Well, week two of my recovery is proving to be completely different from week one. As I mentioned in my last post, at the start of week one I got a fever. It came on quite suddenly. My feet began to feel like they had just walked twenty miles in Antarctica. That’s strange, I thought. I asked Tim to get me the down blanket and wool throw from our bed and I sat on the recliner with both blankets on top of me sure I would feel warm any second. Wrong. Now Antarctica had entered my arms and legs. I started to shake.
“I think you should take your temperature,” Tim suggests.
I had 101 fever.
“I can’t believe this!” I shout out. “Not on my Mommy Vacation!”
Did I say mommy vacation? The day before I went to the hospital I was thinking about this a lot, how an operation is the best , and if you have insurance, the cheapest mommy vacation ever. Imagine, you are chauffeured to your destination and then back home with no responsibility to do a thing? If the kids need someone they must go to daddy because you have been sequestered to your room with “doctor’s orders” to do nothing but rest. You don’t even need to fake a panic attack like mothers did in days gone by to get some rest. You finally had a real break.
“I need to call my surgeon’s office,” I tell Tim.
“Why? I’m sure you have my fever virus.”
“Because I just had a major operation and what if this is not from you? I don’t get fevers,” I tell him.
I call the doctor. His nurse tells me they are concerned but if the fever does not go up and goes away by tomorrow it is probably just something I caught from Tim.
The next day I have no fever in the morning.
Mommy vacation saved! I think to myself as I pull out another book to read.
By six in the evening, though, my fever is climbing to 101 again. In the morning I am weak, even without much fever.
At 2pm my fever started rising again and this time nothing was bringing it down. By 7pm I had 101.9.
“I’ve got to call the doctor,” I tell Tim. “It’s irresponsible after a major operation to not call the doctor with high fever.”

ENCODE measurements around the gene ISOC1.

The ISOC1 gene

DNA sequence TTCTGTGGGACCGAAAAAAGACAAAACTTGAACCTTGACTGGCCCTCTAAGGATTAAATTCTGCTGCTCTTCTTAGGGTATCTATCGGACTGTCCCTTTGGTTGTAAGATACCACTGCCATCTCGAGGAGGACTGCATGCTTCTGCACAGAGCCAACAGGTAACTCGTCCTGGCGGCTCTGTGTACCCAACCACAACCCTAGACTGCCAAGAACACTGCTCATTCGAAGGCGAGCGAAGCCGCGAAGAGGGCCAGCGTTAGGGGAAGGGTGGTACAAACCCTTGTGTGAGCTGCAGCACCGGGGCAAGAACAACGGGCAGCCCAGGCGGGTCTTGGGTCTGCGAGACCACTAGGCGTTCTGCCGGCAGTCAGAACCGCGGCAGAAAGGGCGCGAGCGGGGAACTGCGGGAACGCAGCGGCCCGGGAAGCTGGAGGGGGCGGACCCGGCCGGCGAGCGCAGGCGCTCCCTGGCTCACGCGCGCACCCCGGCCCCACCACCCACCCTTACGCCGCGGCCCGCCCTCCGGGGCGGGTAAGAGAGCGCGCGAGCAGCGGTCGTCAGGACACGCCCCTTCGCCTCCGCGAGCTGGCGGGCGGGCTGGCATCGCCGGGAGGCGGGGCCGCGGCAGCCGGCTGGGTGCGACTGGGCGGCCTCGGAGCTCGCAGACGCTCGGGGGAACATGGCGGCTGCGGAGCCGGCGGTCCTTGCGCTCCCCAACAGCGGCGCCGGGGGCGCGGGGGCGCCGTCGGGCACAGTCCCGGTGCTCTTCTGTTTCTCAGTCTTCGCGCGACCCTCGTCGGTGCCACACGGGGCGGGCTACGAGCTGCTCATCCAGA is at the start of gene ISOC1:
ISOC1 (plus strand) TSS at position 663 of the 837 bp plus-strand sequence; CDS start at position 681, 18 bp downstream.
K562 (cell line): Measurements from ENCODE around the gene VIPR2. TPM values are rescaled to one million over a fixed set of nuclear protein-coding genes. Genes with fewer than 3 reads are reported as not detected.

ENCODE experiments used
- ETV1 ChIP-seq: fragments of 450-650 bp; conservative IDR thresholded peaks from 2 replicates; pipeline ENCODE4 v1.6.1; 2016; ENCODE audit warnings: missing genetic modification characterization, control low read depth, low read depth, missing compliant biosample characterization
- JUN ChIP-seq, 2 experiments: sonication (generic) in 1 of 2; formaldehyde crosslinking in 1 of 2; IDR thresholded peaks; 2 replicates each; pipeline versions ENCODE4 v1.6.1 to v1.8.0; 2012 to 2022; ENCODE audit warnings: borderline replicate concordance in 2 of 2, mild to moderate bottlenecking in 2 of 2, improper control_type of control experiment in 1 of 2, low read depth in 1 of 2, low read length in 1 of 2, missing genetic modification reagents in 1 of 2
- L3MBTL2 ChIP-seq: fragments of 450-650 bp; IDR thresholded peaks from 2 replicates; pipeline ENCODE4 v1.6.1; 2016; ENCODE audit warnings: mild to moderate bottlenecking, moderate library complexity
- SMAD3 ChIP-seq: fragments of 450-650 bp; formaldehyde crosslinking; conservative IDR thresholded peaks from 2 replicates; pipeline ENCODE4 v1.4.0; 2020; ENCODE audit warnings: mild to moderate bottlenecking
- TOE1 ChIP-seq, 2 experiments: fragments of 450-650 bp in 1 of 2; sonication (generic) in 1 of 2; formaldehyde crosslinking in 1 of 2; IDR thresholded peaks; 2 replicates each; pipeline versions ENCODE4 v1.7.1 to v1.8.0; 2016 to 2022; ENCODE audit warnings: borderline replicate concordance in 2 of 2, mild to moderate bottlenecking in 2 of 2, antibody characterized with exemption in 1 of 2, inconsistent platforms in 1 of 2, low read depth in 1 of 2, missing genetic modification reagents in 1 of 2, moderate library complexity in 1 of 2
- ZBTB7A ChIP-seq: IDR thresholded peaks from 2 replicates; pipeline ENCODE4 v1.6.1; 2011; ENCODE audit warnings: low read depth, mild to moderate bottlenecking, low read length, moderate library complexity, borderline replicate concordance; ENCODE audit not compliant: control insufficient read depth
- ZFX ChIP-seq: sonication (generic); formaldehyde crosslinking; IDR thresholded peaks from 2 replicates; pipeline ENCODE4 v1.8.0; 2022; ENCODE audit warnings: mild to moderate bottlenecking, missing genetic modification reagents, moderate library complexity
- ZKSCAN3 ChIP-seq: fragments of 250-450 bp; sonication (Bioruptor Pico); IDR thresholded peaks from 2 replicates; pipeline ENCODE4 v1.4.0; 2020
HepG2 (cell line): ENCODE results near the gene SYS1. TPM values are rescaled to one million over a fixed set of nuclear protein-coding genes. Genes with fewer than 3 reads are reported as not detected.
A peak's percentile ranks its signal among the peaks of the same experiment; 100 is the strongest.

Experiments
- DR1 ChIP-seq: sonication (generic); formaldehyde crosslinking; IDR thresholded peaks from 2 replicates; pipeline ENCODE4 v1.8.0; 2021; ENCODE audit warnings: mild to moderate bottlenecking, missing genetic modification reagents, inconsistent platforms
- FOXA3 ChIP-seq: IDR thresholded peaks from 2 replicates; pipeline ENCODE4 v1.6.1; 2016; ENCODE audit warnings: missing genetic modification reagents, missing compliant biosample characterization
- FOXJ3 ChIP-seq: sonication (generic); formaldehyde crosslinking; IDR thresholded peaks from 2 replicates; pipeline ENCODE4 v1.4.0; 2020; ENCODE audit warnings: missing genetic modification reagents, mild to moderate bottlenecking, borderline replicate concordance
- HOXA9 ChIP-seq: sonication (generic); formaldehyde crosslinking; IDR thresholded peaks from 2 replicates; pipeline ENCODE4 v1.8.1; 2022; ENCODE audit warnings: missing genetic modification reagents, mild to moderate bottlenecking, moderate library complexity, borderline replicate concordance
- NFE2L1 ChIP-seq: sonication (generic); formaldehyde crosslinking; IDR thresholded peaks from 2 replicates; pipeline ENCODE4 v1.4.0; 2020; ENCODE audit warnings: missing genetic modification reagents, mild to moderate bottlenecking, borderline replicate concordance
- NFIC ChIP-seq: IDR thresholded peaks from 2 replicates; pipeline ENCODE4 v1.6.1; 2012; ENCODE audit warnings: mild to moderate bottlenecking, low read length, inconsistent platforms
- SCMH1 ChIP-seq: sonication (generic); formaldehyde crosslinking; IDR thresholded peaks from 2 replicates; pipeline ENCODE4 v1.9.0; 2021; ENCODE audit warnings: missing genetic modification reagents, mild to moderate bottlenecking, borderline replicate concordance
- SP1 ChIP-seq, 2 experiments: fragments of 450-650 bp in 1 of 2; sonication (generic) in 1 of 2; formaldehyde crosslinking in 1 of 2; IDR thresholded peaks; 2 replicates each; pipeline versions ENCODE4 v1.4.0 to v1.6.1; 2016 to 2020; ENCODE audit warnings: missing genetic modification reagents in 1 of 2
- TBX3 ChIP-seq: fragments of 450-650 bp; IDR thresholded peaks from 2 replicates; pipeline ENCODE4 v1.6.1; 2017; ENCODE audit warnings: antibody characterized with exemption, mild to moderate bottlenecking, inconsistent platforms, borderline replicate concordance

Tim and I both knew what the doctor was going to tell us: go to the emergency room.
“The best medical advice I can give you is to go to the emergency room,” Dr. Chermnosky told me over the phone. “How quickly can you get there?”
“Well, we have a ten and eleven year old so we’re not leaving immediately,” I tell her. “Maybe in an hour or so.”
After I hung up the phone I tell Tim the news. “How are we going to go to the emergency room with the kids?”
“I’ll call Gail.”
Gail has been our good neighbor many times, but tonight she is our bad neighbor because she is not answering her cell phone.
“What do we do?” I ask Tim.
“Maybe we just leave the kids at home on their own,” he suggests.
Home alone? I don’t even think it is legal to leave a ten and eleven-year-old home alone. Sure, this is the first year I have occasionally popped out for ten minutes to the pharmacy and left them alone, but Tim is suggesting leaving them alone at night for hours with us twenty minutes away.
“Ten minutes,” Tim corrects me.
“Twenty if you count the amount of time it takes to walk from the emergency room to our car,” I snap back at him. “We’ve got to really think this through.”
Unfortunately my fever is so high now I am incapable of thinking through anything more complex than getting on my sneakers.
“Whatever you want to do,” I tell Tim.